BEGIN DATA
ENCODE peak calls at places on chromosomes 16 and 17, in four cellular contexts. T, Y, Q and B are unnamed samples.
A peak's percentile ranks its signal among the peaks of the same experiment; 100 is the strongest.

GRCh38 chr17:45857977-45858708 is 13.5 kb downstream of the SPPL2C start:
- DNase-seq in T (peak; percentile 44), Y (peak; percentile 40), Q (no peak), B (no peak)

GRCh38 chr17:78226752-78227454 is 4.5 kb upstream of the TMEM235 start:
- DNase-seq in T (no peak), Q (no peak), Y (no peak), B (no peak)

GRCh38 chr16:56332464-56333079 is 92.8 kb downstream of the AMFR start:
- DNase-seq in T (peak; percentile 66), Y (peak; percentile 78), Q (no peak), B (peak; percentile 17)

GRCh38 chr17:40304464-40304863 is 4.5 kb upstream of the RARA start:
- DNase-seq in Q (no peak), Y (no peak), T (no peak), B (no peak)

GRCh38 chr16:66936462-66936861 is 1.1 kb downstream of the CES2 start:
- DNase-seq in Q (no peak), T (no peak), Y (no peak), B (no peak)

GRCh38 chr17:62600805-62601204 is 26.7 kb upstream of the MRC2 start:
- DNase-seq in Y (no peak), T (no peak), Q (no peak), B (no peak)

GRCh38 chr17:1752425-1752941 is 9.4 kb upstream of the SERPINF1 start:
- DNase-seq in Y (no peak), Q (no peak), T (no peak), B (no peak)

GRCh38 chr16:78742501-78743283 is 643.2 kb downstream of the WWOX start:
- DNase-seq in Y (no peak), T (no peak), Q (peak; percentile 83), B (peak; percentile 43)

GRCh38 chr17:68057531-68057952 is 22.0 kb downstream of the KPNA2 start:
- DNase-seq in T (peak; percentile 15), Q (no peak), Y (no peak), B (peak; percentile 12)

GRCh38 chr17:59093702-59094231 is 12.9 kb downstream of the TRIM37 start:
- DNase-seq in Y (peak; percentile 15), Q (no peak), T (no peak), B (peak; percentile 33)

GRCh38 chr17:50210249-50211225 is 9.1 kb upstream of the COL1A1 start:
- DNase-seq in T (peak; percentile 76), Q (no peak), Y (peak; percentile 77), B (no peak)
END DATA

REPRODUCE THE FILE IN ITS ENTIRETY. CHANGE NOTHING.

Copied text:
ENCODE peak calls at places on chromosomes 16 and 17, in four cellular contexts. T, Y, Q and B are unnamed samples.
A peak's percentile ranks its signal among the peaks of the same experiment; 100 is the strongest.

GRCh38 chr17:45857977-45858708 is 13.5 kb downstream of the SPPL2C start:
- DNase-seq in T (peak; percentile 44), Y (peak; percentile 40), Q (no peak), B (no peak)

GRCh38 chr17:78226752-78227454 is 4.5 kb upstream of the TMEM235 start:
- DNase-seq in T (no peak), Q (no peak), Y (no peak), B (no peak)

GRCh38 chr16:56332464-56333079 is 92.8 kb downstream of the AMFR start:
- DNase-seq in T (peak; percentile 66), Y (peak; percentile 78), Q (no peak), B (peak; percentile 17)

GRCh38 chr17:40304464-40304863 is 4.5 kb upstream of the RARA start:
- DNase-seq in Q (no peak), Y (no peak), T (no peak), B (no peak)

GRCh38 chr16:66936462-66936861 is 1.1 kb downstream of the CES2 start:
- DNase-seq in Q (no peak), T (no peak), Y (no peak), B (no peak)

GRCh38 chr17:62600805-62601204 is 26.7 kb upstream of the MRC2 start:
- DNase-seq in Y (no peak), T (no peak), Q (no peak), B (no peak)

GRCh38 chr17:1752425-1752941 is 9.4 kb upstream of the SERPINF1 start:
- DNase-seq in Y (no peak), Q (no peak), T (no peak), B (no peak)

GRCh38 chr16:78742501-78743283 is 643.2 kb downstream of the WWOX start:
- DNase-seq in Y (no peak), T (no peak), Q (peak; percentile 83), B (peak; percentile 43)

GRCh38 chr17:68057531-68057952 is 22.0 kb downstream of the KPNA2 start:
- DNase-seq in T (peak; percentile 15), Q (no peak), Y (no peak), B (peak; percentile 12)

GRCh38 chr17:59093702-59094231 is 12.9 kb downstream of the TRIM37 start:
- DNase-seq in Y (peak; percentile 15), Q (no peak), T (no peak), B (peak; percentile 33)

GRCh38 chr17:50210249-50211225 is 9.1 kb upstream of the COL1A1 start:
- DNase-seq in T (peak; percentile 76), Q (no peak), Y (peak; percentile 77), B (no peak)